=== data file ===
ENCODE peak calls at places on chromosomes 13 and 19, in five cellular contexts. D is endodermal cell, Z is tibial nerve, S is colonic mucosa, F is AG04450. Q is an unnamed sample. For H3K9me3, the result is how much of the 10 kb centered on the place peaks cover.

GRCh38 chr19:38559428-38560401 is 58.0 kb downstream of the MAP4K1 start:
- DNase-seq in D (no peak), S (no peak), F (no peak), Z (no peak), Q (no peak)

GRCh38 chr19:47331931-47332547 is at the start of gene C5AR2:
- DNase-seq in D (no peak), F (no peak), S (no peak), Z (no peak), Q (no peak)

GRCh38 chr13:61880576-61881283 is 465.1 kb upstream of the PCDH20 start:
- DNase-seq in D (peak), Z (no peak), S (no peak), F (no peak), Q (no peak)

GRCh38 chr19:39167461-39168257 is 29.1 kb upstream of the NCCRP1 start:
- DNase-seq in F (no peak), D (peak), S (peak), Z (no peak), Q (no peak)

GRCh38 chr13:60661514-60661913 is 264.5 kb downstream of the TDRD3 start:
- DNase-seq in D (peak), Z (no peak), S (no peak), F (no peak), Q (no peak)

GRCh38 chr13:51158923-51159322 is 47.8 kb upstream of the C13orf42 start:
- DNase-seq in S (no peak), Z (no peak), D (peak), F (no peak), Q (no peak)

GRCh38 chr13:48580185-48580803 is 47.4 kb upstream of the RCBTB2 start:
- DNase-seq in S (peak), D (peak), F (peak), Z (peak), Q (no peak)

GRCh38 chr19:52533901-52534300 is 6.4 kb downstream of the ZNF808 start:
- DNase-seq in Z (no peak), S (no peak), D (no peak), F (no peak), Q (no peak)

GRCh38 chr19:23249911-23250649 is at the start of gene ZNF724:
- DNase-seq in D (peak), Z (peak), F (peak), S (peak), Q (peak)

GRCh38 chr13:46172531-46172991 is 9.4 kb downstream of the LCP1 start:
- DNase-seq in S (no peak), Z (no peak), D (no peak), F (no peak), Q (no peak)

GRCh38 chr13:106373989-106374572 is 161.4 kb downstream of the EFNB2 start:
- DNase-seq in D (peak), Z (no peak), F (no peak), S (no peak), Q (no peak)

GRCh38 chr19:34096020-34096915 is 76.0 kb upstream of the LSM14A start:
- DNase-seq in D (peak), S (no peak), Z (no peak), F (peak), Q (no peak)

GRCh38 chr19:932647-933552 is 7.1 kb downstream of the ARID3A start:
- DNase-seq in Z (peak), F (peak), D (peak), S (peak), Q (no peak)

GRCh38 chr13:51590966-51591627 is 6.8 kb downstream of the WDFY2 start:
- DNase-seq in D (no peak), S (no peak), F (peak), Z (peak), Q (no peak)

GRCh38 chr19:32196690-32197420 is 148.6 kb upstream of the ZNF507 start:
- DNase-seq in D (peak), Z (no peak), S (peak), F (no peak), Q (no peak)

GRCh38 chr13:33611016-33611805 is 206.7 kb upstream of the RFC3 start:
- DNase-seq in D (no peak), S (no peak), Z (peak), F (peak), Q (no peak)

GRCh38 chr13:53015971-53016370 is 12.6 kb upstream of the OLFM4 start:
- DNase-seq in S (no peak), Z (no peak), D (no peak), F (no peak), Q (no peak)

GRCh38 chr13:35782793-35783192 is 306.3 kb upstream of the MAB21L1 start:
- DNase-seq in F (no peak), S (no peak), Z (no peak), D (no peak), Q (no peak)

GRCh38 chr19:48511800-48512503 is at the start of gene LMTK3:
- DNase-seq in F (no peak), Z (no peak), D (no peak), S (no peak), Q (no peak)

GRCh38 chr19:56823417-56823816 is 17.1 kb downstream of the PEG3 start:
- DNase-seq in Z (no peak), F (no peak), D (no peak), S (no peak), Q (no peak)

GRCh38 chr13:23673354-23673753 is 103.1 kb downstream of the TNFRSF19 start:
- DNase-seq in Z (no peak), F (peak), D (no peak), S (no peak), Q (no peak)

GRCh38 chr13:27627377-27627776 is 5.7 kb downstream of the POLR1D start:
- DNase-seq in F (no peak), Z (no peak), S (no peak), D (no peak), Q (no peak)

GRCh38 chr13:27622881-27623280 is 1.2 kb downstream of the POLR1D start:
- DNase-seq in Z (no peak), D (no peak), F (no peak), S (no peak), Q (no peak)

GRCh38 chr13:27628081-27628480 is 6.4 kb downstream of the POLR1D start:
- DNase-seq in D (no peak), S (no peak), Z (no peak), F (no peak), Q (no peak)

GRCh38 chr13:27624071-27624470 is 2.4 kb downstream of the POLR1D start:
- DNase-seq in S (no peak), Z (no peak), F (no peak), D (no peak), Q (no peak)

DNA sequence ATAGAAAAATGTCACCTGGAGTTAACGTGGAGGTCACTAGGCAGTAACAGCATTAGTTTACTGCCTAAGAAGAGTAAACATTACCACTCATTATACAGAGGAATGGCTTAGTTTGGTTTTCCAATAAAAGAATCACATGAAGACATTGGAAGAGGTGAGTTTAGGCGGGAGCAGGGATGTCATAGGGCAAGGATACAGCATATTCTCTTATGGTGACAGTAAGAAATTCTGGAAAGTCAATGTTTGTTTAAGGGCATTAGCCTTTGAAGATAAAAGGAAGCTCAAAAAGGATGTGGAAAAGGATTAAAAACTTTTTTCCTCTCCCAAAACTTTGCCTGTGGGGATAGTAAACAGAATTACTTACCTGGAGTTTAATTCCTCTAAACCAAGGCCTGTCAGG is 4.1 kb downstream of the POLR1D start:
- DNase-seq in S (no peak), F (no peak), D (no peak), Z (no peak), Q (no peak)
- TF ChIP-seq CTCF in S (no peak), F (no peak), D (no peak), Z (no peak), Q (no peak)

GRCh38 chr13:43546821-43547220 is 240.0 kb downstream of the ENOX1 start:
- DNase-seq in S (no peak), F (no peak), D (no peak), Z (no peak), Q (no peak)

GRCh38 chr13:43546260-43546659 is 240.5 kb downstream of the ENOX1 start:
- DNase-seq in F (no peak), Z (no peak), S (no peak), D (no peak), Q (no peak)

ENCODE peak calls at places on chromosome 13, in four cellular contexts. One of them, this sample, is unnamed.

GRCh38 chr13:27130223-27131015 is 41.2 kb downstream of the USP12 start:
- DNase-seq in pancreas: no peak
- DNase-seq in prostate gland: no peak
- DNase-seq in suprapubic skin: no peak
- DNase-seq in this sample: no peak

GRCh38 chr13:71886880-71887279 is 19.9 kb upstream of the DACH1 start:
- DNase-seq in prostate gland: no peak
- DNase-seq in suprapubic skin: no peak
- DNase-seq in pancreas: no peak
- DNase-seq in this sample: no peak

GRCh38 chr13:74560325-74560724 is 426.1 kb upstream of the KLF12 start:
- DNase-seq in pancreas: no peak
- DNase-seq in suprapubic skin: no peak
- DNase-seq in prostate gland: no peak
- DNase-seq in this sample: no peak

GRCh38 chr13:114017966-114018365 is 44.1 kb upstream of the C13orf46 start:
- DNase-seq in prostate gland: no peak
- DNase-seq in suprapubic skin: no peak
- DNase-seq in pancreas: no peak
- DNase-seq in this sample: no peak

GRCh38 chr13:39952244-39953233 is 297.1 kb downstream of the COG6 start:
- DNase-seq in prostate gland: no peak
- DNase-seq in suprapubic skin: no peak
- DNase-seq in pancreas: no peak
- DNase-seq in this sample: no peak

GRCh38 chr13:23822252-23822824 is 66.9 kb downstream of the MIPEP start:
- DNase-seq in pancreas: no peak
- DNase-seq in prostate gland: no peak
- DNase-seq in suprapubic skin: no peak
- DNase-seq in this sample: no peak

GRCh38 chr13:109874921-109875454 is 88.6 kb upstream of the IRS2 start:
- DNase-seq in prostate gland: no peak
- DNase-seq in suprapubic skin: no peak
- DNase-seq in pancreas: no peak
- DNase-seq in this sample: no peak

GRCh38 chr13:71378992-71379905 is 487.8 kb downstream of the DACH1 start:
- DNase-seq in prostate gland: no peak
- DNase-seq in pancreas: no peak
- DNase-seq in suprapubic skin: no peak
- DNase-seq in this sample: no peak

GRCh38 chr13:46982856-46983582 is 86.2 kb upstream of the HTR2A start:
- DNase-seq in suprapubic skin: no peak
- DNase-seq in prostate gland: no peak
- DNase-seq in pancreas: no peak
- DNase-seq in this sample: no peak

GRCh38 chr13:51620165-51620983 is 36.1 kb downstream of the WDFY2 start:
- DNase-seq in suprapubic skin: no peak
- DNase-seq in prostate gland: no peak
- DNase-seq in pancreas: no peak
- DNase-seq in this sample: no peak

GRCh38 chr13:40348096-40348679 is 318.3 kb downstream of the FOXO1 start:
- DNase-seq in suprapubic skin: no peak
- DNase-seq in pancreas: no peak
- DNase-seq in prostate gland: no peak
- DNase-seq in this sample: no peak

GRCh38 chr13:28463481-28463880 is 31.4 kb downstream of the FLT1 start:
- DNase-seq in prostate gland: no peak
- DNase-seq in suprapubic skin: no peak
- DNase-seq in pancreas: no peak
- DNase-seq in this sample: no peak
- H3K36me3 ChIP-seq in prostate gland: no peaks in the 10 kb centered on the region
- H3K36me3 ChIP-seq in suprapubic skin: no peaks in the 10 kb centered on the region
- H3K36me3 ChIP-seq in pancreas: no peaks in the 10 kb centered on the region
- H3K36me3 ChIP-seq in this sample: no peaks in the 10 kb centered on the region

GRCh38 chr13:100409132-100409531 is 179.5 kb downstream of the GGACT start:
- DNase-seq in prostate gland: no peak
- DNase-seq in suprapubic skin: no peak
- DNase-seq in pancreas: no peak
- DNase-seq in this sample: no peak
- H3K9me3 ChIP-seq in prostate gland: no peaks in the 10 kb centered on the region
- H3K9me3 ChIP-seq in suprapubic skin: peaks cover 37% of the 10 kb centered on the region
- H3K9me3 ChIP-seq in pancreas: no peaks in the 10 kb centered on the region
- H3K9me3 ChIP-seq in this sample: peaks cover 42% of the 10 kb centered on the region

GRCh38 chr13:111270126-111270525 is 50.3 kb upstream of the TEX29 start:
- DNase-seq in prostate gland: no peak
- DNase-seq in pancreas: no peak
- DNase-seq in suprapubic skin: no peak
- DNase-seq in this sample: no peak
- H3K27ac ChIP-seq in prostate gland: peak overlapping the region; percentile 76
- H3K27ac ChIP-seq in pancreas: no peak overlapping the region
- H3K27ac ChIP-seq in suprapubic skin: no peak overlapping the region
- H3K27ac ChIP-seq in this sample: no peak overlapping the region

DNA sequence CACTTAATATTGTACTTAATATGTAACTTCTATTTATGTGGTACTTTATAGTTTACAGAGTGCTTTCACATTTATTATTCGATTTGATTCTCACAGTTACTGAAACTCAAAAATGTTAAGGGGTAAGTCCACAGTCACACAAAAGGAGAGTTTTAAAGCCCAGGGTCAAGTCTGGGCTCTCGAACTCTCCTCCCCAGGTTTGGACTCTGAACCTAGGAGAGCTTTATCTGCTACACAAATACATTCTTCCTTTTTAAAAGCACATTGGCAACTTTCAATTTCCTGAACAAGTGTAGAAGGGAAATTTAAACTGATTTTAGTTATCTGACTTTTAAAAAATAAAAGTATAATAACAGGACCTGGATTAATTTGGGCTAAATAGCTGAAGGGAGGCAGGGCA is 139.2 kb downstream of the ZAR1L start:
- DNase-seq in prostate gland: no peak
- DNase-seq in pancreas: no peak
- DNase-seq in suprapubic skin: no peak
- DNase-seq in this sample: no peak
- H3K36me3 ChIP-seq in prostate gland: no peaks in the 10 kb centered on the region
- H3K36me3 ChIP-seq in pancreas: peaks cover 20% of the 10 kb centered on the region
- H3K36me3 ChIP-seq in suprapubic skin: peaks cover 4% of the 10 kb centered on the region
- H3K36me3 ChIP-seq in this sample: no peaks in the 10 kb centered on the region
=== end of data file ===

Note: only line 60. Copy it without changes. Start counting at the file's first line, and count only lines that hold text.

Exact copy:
GRCh38 chr13:27130223-27131015 is 41.2 kb downstream of the USP12 start: